> correlations between two hash values, they will remain in the output of
> this in some transformed and subtler form. It looks like each output bit
> depends on nine of the input bits, including at least three of the
> highest several bits. Unfortunately that won't wipe out all correlation.
> A low bit usually being clear (for example, in a population of mostly
> even numbers) could affect the probabilities of several bits having a
> particular value. Use of xor means one completely uncorrelated bit in
> the input is enough to make the output bits it affects 50/50, at least,
> but not enough to assure that they're uncorrelated with one another in
> some way induced by the input's bit-biases.

*No* function of non-random data can eliminate the non-
randomness. No, not even the multiplication by phi that catches
your fancy. If the input values are non-random, any function of
those values will also be non-random, no matter how you choose to
scramble them. This is not news.

> In the case of Integer keys, most of the high bits will often be zero,
> due to the small-number bias, which reduces the effectiveness of the
> above further, since xor by zero is a no-op.
>
> Multiplying by a prime number in the range suggested would work better
> and might not be any slower on modern hardware.

"Would work better?" Sort of depends on (1) the internals
of the hash implementation, of which you profess ignorance, and
(2) the distribution of the inputs, for which you offer only
unsupported claims that you "stand by, nonetheless." Evidence?
We don' need no steenkin' evidence!

>> That is, bit 0 of the effective hash value depends on all of
>> bits 0, 4, 7, 12, 16, 19, 20, 24, and 27 of the hashCode().
>> The choice of even-numbered or odd-numbered bucket depends
>> on nine bits of the hashCode(), not on bit 0 alone.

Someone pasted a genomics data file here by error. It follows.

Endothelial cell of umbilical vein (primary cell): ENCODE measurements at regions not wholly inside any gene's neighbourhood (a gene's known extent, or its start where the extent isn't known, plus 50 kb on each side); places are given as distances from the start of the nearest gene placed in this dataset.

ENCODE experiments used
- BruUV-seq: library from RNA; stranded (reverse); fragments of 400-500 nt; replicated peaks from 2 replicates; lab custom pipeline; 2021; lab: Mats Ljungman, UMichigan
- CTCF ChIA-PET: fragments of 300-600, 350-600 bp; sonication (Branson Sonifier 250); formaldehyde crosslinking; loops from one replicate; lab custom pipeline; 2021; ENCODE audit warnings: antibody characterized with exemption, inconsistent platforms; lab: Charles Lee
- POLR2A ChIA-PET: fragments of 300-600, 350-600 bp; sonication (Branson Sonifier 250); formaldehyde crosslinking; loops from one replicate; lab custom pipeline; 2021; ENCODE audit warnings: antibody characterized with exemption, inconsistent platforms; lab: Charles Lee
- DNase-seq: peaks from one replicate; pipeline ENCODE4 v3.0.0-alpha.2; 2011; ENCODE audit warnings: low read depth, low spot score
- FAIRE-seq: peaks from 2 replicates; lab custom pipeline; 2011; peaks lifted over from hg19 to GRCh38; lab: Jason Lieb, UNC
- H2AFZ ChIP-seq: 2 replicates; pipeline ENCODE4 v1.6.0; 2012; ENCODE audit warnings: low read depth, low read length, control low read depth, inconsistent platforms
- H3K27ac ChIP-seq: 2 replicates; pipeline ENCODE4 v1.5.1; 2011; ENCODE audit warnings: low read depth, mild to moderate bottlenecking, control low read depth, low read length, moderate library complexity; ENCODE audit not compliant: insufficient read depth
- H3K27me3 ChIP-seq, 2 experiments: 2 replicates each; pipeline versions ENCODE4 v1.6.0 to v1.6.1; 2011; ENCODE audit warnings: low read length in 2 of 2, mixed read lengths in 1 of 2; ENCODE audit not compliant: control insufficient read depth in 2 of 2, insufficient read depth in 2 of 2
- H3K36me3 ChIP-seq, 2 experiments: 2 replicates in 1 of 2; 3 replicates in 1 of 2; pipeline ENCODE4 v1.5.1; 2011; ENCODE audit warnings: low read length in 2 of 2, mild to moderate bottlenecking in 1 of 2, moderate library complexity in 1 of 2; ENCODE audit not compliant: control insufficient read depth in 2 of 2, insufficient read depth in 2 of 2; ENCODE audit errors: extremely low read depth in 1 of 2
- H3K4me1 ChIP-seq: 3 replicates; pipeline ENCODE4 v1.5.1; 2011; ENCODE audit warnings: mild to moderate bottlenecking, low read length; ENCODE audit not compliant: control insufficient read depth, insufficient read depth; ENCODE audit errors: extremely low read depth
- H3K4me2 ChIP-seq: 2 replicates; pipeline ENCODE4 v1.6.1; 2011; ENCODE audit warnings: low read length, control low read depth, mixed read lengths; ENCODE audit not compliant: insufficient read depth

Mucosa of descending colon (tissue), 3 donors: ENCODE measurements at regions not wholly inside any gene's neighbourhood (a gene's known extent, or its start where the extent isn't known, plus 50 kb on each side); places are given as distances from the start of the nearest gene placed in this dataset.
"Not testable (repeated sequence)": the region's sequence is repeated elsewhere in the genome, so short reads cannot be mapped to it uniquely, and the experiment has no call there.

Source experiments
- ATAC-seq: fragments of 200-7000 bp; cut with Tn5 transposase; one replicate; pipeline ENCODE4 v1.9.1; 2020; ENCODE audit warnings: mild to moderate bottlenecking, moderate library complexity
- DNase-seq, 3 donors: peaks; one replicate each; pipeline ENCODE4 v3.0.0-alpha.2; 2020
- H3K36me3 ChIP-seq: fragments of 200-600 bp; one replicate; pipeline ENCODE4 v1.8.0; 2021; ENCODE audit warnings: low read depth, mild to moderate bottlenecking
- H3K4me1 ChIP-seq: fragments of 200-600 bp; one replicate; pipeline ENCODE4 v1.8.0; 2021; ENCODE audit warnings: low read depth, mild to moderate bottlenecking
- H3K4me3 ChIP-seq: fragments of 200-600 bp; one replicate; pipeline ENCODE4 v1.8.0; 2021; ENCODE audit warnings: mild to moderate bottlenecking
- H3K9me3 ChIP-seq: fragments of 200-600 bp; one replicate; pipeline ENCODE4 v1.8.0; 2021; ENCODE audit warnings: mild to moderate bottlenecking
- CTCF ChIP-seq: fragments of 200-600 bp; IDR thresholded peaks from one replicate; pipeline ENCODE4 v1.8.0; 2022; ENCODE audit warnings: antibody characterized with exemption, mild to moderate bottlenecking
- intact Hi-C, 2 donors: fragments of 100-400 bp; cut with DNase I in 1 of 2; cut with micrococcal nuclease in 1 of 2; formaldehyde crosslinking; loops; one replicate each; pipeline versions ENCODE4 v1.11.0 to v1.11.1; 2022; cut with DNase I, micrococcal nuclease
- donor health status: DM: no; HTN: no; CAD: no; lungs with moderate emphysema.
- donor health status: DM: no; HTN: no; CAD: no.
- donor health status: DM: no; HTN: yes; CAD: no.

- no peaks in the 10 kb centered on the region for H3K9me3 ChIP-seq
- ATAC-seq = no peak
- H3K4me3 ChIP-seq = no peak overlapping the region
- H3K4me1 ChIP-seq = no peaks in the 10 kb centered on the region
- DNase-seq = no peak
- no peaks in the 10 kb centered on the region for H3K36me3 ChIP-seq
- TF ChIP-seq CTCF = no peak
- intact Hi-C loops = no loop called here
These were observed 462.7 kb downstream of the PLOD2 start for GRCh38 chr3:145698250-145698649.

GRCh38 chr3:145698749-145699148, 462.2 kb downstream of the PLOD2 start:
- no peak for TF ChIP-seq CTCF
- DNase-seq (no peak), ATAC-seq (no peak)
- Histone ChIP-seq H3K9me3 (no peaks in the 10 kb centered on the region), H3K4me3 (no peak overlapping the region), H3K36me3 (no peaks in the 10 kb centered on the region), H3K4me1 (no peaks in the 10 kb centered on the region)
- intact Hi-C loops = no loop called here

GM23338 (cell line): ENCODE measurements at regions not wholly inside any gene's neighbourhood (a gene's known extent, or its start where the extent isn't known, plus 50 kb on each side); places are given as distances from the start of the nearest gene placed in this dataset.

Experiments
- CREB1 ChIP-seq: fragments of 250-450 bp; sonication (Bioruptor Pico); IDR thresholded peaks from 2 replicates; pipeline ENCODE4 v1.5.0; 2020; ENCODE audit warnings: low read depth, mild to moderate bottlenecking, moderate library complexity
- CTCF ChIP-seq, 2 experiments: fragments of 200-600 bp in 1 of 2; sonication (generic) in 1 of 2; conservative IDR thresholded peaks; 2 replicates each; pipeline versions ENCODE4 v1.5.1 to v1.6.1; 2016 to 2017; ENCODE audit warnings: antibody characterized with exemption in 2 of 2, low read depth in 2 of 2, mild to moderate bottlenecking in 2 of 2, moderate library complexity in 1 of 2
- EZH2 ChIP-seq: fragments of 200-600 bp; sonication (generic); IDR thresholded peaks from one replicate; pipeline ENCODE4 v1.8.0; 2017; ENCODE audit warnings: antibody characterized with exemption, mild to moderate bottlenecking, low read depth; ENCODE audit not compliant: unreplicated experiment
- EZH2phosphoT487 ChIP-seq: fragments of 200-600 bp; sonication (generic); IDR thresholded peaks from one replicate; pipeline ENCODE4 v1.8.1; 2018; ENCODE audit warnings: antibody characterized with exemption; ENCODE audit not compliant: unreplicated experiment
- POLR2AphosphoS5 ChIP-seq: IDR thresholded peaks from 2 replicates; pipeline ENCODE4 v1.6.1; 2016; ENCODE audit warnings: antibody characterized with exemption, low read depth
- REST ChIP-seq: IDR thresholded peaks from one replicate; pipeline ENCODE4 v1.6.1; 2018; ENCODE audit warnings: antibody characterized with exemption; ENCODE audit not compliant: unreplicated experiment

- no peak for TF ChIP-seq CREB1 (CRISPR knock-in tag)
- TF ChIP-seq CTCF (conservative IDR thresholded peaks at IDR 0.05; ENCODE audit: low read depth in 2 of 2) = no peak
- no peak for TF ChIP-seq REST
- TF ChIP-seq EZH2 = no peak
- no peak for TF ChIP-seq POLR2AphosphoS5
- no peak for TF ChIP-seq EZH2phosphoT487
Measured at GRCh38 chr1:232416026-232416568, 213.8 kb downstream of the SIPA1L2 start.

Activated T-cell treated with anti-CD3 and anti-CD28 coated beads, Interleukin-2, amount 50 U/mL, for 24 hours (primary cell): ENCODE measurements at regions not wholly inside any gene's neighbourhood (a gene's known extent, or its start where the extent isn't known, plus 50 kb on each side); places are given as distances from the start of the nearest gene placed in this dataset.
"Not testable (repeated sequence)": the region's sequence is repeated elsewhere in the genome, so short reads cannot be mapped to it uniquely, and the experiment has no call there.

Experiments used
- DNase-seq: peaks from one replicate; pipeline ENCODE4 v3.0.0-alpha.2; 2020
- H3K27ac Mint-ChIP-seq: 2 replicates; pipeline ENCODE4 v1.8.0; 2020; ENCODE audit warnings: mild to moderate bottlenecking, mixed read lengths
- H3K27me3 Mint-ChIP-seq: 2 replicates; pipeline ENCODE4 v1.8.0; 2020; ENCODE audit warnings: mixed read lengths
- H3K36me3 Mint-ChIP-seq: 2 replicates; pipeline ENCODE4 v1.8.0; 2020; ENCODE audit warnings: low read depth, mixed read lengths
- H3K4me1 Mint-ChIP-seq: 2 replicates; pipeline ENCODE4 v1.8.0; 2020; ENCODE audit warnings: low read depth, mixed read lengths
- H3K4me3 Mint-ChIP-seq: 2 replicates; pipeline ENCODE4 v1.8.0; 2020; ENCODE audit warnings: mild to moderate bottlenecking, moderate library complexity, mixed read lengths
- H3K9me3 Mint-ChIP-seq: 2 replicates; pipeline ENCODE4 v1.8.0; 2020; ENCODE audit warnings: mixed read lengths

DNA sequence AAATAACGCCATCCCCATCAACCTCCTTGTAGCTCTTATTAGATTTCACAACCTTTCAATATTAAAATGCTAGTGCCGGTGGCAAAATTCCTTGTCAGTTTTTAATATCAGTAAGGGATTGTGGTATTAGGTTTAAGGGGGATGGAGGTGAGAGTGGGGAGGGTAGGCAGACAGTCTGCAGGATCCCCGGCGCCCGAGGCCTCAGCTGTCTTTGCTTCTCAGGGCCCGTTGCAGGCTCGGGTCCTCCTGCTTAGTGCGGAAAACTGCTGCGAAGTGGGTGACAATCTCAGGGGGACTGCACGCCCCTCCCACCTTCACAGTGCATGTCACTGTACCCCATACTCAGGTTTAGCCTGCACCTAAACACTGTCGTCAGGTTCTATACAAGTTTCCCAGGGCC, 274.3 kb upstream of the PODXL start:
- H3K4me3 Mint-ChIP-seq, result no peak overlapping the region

>
> An improvement in that one particular case, yes. How does having most of
> the higher bits be zero affect that? In the case of keys from 0 to 999,
> that means bits 10 and up, leaving of the above only 0, 4, and 7.

prevalence of even numbers) are diminished by a factor of four
at the least, right? And what's this "one particular case" you
refer to? Which integer value is the one you worry about? 42?

>> Again, I apologize for the tone of my earlier message.
>> But I still think your arguments are wide of the mark.

>
> I saw what could be a weakness in a particular hash function (one that
> doesn't exist if you assume all Integer values will occur equally often,
> mind you). I pointed it out. It may be somewhat mitigated by what you've
> revealed here. It could be eliminated entirely, particularly the
> small-number bias, as indicated previously. (The hash method you posted
> above could do it, instead of the Integer hash, affecting every hash
> used in HashMap. Though my preference would be for HashMap to be fast
> and individual objects' hash calculations do the shuffling. Actually,
> since the identities of objects used as keys should not change, there
> really should have been some notion of immutable objects in Java from
> the beginning, and equals and hashCode only applicable to those. Then
> hashCode could have been coded to call a protected method to calculate
> the actual hash when it's first used, mangle the result, and cache it.
> The same bits discussed recently here as storing the identity hash could
> have been used to store the object hash in general -- assuming identity
> versus equals never matters for immutable objects, anyway -- and other
> objects would use the identity hash and equals always. Indeed equals
> could go away then and == be applied differently to immutable objects in
> that case -- if identity-equals, true, otherwise equals() rather than if
> identity-equals, true, otherwise false. But I suppose it's way, way too
> late to make changes that drastic to Java!)

I'm sorry, but I'm unable to extract sense from this
paragraph. You seem to be saying that List and StringBuilder
and Dimension should not have .equals() methods -- and although
I disagree with that assertion, it's a debate for some other
thread and has no obvious bearing on the matter of Integer's
hashCode(). Perhaps when I'm older and wiser I'll understand
you, but for the moment the logic of your contention eludes me.

And yes, I'm now being antagonistic. And I'm no longer
sorry for it.

--
Eric Sosman
http://www.velocityreviews.com/forums/(E-Mail Removed)lid